Review of The Beast in the Jungle at Vineyard Theatre
Veteran Broadway director/choreographer Susan Stroman's new dance play, now playing at the Vineyard Theatre and inspired by the 1903 Henry James novella, The Beast in the Jungle, features a new score composed by John Kander and a book by David Thompson. But The Beast in the Jungle is not a musical. There are no lyrics; there is no singing. It is a long one-act, interspersed with dialogue scenes and danced musical interludes. What else can you call it, other than a dance play?
Unlike the 1999 smash hit, Contact, Susan Stroman's prior, trail-blazing work in this unusual theatrical category, The Beast in the Jungle has a traditional story to tell. But it is difficult to say why anyone would consider Henry James' well-regarded, cautionary tale about lost love, and of a life wasted, to be a natural launching pad for a new musical theatre/dance project. It is a gloomy piece, and for its self-absorbed and regretful protagonist, John Marcher, things do not turn out very well.
The action is set mainly in the past and performed as a series of flashbacks. An elderly New York art dealer, Marcher (Peter Friedman) is surprised by the unexpected, late-night intrusion of his Nephew (Tony Yazbeck), who has been thrown out of his apartment because he won't commit to marry the woman he lives with. He could hardly have intruded upon an uncle less inclined to lend him sympathy as well as a couch to sleep on; John Marcher has been there, seen and done that, and so over the table of his New York apartment, he begins his sad tale of woe.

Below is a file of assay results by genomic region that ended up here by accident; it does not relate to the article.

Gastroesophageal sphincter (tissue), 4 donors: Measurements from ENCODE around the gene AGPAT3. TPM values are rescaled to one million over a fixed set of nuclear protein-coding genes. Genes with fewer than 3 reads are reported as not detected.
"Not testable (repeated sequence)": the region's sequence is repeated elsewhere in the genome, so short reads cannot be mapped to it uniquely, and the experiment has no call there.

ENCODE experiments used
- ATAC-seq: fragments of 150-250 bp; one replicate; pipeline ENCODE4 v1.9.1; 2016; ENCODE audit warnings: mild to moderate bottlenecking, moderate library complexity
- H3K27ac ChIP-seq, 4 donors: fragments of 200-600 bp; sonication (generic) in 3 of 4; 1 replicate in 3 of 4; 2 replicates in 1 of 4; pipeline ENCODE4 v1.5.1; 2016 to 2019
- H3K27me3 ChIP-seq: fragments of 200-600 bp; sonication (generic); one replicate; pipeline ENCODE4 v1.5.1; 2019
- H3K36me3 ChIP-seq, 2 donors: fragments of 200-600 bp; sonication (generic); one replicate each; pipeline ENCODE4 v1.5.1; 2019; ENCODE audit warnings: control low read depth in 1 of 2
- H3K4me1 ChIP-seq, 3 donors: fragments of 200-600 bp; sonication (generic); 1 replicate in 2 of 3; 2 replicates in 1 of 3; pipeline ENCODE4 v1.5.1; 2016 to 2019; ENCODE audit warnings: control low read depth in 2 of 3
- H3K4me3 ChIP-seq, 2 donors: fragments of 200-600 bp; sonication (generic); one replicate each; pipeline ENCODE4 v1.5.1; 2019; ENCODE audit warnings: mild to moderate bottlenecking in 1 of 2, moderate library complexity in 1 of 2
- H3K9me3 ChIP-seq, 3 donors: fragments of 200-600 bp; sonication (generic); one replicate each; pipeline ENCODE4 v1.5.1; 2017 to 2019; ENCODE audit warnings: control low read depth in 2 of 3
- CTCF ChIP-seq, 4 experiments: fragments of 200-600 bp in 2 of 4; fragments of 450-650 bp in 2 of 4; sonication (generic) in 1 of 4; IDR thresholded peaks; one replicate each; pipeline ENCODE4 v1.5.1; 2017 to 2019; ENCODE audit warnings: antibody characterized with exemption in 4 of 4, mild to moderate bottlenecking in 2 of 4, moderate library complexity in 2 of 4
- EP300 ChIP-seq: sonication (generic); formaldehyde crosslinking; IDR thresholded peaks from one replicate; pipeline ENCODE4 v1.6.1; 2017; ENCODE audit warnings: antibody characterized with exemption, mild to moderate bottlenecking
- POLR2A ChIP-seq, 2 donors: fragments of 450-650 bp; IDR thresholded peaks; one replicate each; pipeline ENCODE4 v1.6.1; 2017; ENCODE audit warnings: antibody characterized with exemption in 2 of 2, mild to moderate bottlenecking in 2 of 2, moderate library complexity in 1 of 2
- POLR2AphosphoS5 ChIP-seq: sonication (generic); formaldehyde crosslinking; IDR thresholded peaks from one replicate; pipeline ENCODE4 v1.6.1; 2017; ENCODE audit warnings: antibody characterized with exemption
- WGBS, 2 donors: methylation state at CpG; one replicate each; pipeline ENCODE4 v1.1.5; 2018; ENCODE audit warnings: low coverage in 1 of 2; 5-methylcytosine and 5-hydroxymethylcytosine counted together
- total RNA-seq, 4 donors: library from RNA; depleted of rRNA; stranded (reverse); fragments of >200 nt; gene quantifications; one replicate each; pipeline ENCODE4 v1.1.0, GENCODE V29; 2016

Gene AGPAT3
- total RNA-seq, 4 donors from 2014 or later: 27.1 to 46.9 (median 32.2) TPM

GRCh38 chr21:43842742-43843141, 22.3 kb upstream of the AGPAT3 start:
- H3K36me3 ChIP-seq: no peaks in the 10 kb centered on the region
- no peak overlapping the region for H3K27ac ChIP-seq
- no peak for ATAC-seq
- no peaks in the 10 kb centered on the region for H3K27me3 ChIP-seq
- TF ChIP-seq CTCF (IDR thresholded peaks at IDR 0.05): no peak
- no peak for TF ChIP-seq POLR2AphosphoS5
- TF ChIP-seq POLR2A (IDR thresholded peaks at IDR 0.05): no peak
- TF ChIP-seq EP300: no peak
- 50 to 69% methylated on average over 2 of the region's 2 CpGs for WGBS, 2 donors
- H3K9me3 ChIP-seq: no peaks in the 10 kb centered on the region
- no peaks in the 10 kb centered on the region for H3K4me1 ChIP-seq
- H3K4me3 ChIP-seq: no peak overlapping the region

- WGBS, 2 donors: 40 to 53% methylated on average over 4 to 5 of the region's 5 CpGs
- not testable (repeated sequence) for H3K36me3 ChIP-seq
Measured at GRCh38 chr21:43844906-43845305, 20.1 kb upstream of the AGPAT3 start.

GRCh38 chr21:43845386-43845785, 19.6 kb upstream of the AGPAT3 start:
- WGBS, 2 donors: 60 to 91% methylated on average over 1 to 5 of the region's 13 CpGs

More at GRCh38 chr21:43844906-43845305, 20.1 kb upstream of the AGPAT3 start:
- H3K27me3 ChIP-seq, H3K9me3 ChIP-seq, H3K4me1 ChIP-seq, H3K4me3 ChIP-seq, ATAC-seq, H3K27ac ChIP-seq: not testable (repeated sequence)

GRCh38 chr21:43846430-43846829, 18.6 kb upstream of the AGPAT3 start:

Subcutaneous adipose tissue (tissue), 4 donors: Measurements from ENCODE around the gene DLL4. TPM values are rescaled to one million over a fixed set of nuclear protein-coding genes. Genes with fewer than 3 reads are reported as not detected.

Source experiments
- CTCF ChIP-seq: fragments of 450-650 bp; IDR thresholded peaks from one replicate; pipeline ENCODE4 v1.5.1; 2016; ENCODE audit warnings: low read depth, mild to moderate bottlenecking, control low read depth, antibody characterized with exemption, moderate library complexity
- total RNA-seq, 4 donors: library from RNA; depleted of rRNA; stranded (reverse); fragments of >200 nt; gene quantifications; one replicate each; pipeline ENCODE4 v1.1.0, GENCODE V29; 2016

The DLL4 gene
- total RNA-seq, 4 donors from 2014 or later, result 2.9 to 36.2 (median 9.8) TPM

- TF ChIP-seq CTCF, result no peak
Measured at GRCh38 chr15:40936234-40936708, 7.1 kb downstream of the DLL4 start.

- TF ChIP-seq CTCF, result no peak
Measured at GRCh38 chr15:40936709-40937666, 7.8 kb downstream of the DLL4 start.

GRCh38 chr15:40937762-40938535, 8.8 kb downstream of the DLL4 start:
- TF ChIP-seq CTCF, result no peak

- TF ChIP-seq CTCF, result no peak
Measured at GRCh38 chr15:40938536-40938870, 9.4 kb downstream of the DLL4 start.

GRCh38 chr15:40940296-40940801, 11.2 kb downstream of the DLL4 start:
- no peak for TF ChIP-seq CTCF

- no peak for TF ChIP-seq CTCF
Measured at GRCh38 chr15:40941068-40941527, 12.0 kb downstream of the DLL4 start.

As a young man, abroad in Naples during the 1960's, he had his pick of many young women, but fell hard for the one who did not succumb so easily to his charms, the beautiful May Bartram (Irina Dvorovenko). As their story plays out, over decades and continents, it is clear that she is also in love with him, but he lets the opportunity go, only to meet her again, many years later, married and living with her husband on an estate in south-west England. In spite of the constant presence of her rifle-toting husband, they flirt and pine and come together for a second time. But this provokes an intense sense of dread and impending doom in Marcher, triggering his life-long fear of that "beast in the jungle" that is waiting for him - that fated catastrophe that is certain to end his life - that he is for a second time unable to commit to May, and flees. Their third meeting, recently and in New York, has produced a more rueful reunion, as time has now caught up with them, and overtaken them.
Teagle F. Bougere brings gravitas and complexity to the role of the Husband, and a deep sense of loss to the smaller role of the Stranger, who is mourning his late wife at her graveside. Peter Friedman provides a solid presence as the elder Marcher, weaving in and out of the action as a sort of narrator to his own past life, while providing a believable portrait of the man he has turned out to be in the present. His nephew/younger self is played by the athletic Tony Yazbeck, an extraordinary dancer whom audiences will remember from his Tony-nominated turn in On The Town. As the love of his life, May Bartram, the amazing Irina Dvorovenko is simply sensational. The two of them dance together beautifully, and it is a decided pleasure to watch them perform in such intimate quarters, on the Vineyard's tiny stage.